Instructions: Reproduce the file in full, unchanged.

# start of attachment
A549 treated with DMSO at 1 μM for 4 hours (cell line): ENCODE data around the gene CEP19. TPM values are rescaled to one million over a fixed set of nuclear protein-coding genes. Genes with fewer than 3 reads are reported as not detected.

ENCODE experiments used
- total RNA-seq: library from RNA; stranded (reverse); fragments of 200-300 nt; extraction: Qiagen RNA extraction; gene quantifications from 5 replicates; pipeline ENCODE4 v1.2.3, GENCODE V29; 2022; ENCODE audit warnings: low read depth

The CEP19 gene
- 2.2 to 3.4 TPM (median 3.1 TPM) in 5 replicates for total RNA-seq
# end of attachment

A549 treated with DMSO at 1 μM for 4 hours (cell line): ENCODE data around the gene CEP19. TPM values are rescaled to one million over a fixed set of nuclear protein-coding genes. Genes with fewer than 3 reads are reported as not detected.

ENCODE experiments used
- total RNA-seq: library from RNA; stranded (reverse); fragments of 200-300 nt; extraction: Qiagen RNA extraction; gene quantifications from 5 replicates; pipeline ENCODE4 v1.2.3, GENCODE V29; 2022; ENCODE audit warnings: low read depth

The CEP19 gene
- 2.2 to 3.4 TPM (median 3.1 TPM) in 5 replicates for total RNA-seq